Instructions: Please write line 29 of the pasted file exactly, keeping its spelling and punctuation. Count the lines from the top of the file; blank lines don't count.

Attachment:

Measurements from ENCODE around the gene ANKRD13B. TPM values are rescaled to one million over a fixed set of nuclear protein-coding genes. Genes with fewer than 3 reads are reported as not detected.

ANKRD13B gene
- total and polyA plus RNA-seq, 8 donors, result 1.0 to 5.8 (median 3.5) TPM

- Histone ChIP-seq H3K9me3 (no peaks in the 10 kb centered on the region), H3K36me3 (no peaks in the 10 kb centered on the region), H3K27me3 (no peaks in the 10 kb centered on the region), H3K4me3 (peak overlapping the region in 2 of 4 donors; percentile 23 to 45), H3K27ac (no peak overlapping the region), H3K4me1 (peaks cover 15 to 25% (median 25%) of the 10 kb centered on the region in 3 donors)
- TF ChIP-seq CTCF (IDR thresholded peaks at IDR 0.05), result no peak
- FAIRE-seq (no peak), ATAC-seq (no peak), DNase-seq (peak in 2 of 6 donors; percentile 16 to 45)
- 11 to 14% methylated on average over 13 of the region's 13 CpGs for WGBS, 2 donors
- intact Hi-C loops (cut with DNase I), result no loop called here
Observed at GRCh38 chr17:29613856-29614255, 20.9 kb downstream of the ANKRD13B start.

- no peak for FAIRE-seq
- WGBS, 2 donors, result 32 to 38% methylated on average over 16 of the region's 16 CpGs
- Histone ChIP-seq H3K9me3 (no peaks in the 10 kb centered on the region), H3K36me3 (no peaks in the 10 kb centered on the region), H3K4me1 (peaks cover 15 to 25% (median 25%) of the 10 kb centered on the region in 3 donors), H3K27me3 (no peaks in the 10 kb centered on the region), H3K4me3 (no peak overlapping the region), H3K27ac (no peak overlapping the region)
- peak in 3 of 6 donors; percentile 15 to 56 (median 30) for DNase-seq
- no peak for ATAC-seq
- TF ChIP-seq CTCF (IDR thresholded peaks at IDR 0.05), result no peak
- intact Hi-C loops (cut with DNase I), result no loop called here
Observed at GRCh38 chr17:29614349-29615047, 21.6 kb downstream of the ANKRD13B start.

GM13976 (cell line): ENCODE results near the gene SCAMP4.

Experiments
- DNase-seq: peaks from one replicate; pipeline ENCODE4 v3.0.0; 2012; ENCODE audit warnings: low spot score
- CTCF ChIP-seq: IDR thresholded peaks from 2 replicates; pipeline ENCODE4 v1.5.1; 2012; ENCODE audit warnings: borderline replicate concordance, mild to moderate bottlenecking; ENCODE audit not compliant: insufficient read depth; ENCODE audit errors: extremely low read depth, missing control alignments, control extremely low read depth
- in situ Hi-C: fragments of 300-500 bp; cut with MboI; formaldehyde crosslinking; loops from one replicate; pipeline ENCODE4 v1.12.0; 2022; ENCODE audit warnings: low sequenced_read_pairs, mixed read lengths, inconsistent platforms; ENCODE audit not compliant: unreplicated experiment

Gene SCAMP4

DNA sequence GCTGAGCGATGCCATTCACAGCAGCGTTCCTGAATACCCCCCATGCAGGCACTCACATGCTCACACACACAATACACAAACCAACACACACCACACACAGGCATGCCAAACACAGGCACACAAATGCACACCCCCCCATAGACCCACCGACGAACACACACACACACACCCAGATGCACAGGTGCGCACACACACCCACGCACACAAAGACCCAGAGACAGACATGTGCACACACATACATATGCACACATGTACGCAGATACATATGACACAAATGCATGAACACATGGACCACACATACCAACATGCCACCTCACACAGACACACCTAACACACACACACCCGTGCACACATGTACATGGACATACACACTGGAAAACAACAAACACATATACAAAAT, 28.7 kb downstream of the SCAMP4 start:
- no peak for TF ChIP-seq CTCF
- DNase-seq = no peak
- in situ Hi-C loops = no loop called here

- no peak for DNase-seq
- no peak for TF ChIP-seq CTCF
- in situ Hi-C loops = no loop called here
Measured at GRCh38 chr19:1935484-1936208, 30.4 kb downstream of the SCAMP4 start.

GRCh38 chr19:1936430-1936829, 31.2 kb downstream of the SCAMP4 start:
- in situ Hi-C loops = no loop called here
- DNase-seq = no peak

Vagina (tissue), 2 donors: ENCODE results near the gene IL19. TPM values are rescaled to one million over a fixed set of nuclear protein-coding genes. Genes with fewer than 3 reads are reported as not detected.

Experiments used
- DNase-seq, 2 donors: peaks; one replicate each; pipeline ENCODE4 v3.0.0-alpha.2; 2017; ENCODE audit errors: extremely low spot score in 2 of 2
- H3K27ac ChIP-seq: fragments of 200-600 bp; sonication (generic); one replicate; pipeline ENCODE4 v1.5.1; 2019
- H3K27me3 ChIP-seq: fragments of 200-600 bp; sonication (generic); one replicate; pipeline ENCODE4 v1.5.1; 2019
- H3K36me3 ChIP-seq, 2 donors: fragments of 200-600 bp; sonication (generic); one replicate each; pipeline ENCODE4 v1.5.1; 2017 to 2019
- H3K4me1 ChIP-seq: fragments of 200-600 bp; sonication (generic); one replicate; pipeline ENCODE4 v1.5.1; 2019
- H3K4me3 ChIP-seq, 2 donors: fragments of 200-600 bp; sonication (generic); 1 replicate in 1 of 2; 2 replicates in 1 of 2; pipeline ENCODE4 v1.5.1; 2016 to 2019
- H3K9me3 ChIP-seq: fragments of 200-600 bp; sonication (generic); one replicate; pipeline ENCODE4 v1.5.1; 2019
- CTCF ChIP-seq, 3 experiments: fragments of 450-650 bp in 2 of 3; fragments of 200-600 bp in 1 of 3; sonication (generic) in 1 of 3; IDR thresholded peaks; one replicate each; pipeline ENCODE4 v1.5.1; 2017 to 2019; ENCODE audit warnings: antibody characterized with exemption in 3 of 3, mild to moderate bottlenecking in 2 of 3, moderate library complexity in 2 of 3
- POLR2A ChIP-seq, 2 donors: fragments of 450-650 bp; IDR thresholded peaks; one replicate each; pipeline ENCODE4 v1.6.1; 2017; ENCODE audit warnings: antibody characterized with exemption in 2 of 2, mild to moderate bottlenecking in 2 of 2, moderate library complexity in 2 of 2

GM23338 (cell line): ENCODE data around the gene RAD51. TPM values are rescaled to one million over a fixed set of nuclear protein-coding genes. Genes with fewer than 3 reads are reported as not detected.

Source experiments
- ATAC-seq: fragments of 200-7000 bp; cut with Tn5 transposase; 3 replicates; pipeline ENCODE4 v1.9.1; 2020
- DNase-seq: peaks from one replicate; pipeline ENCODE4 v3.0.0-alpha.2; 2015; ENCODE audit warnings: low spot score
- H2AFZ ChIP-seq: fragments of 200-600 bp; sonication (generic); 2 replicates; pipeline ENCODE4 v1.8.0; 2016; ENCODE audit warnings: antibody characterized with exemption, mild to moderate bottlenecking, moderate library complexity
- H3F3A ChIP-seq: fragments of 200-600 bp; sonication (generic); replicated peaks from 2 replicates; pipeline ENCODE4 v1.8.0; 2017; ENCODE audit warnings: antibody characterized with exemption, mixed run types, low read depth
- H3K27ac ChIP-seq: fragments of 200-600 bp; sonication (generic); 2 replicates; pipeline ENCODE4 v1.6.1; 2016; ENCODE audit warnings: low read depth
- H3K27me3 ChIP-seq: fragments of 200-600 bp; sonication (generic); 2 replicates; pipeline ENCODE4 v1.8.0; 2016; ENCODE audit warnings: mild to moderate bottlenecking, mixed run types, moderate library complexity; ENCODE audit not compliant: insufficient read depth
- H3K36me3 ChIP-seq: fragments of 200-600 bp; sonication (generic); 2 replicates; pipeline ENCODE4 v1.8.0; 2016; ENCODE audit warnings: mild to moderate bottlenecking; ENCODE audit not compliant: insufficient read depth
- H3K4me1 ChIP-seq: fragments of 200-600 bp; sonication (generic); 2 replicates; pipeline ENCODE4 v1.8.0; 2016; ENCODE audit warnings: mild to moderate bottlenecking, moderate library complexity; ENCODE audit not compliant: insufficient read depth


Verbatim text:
- no peak for TF ChIP-seq CTCF